The Future Builds on the Past

The Future Builds on the Past

Author: Vera Köster

On Friday, 21 May 2010, at the magnificent Maison de la Chimie in the heart of Paris, the Frontiers of Chemistry Symposium will be held. In addition, the latest developments in Chemistry will be discussed in this time-honored building and milestones in publishing celebrated: the 10th anniversary of ChemBioChem and ChemPhysChem and the launch of


ChemPubSoc Europe and Wiley-VCH

Fifteen years ago ChemPubSoc Europe and Wiley-VCH started their close collaboration with the purpose of publishing high-quality content. ChemPubSoc Europe is an organization of 15 European chemical societies from 14 different countries. It was founded on the initiative of the Gesellschaft Deutscher Chemiker (GDCh, German Chemical Society).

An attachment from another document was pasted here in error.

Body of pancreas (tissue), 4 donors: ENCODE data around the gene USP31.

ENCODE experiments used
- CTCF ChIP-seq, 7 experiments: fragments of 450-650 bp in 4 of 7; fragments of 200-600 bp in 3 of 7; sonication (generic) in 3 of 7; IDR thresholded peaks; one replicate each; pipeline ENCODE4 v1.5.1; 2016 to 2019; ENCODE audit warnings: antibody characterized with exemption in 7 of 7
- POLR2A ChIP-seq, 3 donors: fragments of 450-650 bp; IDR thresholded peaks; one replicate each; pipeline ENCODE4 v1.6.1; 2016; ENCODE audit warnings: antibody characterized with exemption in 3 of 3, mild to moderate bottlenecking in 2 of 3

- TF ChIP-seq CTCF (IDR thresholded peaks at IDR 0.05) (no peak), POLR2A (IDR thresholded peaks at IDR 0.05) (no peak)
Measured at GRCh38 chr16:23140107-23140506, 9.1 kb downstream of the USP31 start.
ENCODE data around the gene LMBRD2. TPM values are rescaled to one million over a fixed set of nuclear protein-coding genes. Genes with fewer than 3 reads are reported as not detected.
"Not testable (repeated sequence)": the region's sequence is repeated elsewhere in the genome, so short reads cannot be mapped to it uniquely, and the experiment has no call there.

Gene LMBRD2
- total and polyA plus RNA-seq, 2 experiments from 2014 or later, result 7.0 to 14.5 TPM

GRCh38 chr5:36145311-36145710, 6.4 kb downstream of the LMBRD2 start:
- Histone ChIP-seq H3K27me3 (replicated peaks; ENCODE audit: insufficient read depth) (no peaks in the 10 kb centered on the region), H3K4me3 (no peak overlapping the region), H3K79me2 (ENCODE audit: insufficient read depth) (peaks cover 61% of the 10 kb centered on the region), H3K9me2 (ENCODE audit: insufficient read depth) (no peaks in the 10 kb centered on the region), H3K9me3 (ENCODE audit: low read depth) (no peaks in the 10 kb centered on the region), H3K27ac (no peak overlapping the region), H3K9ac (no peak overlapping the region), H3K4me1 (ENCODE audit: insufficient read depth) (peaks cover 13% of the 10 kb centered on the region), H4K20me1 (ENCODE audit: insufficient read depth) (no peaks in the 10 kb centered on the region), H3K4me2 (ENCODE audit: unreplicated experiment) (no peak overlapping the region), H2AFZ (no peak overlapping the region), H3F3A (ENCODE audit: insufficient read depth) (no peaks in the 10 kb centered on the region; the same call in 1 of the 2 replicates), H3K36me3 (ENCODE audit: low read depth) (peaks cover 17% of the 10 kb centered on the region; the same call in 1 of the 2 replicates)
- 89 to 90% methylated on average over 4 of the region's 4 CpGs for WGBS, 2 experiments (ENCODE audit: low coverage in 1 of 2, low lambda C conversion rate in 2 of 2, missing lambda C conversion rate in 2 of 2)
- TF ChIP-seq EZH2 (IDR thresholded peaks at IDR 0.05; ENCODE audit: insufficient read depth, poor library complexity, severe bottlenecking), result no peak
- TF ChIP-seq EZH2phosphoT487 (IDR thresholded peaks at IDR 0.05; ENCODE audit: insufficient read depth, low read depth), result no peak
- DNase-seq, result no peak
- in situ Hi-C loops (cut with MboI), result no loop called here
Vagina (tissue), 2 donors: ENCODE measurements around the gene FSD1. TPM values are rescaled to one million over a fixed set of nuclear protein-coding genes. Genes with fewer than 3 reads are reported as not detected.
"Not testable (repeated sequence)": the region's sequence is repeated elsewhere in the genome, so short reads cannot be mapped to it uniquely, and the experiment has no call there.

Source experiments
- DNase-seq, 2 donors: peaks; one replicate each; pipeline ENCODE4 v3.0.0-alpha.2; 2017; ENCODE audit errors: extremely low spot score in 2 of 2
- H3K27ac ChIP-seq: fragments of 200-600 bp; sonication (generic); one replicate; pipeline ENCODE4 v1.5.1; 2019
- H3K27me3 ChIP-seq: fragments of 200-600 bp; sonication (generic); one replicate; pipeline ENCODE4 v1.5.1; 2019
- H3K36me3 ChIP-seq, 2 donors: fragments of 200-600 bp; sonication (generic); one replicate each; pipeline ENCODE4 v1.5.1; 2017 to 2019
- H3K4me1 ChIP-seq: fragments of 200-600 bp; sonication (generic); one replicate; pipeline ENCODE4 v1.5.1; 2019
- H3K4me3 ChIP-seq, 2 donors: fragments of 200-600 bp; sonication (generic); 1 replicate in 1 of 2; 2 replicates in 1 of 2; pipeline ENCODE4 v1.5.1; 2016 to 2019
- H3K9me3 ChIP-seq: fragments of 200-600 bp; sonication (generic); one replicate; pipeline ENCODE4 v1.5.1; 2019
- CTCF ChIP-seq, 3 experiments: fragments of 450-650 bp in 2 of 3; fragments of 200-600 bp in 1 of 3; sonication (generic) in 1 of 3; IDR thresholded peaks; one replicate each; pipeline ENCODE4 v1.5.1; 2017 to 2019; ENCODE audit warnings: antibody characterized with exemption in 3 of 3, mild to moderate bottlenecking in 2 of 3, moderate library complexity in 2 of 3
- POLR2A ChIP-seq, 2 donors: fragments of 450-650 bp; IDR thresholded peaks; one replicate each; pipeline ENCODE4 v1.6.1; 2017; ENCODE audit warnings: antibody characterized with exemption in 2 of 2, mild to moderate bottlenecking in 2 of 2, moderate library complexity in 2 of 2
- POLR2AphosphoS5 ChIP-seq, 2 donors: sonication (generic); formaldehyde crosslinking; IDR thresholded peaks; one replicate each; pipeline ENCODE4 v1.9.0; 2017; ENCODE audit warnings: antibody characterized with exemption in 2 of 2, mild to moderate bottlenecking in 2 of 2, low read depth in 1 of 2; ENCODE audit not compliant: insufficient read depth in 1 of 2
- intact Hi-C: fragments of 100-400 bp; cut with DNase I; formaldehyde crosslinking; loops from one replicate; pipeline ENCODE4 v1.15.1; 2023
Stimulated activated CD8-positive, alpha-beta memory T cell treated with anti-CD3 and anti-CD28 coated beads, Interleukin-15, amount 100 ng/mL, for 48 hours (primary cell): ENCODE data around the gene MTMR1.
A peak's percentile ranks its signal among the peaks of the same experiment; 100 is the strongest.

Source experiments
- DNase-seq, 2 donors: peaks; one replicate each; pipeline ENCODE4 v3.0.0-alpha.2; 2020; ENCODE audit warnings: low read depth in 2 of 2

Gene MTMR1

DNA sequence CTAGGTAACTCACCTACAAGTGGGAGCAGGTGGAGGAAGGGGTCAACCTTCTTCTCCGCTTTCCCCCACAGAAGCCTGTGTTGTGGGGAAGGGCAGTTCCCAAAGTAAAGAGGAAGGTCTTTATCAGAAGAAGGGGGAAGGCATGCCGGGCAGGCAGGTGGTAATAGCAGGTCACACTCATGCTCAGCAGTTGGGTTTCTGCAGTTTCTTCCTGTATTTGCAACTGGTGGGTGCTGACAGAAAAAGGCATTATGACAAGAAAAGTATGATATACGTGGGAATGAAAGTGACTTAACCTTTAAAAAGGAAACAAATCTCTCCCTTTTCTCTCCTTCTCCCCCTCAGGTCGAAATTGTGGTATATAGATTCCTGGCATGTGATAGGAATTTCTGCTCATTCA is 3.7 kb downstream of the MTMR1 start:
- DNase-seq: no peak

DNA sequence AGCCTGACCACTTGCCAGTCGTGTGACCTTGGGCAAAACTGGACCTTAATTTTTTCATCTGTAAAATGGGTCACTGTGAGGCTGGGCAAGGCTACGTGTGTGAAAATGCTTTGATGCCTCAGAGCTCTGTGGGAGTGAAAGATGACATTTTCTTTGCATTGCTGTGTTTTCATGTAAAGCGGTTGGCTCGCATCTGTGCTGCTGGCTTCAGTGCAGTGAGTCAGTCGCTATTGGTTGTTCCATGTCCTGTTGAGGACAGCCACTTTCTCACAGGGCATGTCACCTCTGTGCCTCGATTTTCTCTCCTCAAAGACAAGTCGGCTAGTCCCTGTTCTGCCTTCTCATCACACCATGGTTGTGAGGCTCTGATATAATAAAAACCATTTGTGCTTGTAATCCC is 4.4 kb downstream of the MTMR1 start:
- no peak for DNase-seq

The first journal co-owned by ChemPubSoc Europe was Chemistry – A European Journal, (launched in 1995) which has had a stellar development ever since, and will publish ca. 15 000 pages of high-quality content in 2010. In 1998 the European Journal of Inorganic Chemistry (EurJIC) and the European Journal of Organic Chemistry (EurJOC) came into being with the participation of six European chemical societies from ChemPubSoc Europe. The criterion for entry of a society was the amalgamation of a journal with EurJIC and EurJOC. One after another more societies merged their journals, bringing the total number of societies now involved to 14 from 13 different countries. Ten years ago, ChemPhysChem and ChemBioChem were launched, in 2006 ChemMedChem followed, ChemSusChem in 2008, and last year ChemCatChem the youngest sister journal joined the group. So over the years, 14 national journals have been merged to become a suite of eight successful international and highly reputable journals: sustainable publishing at its best!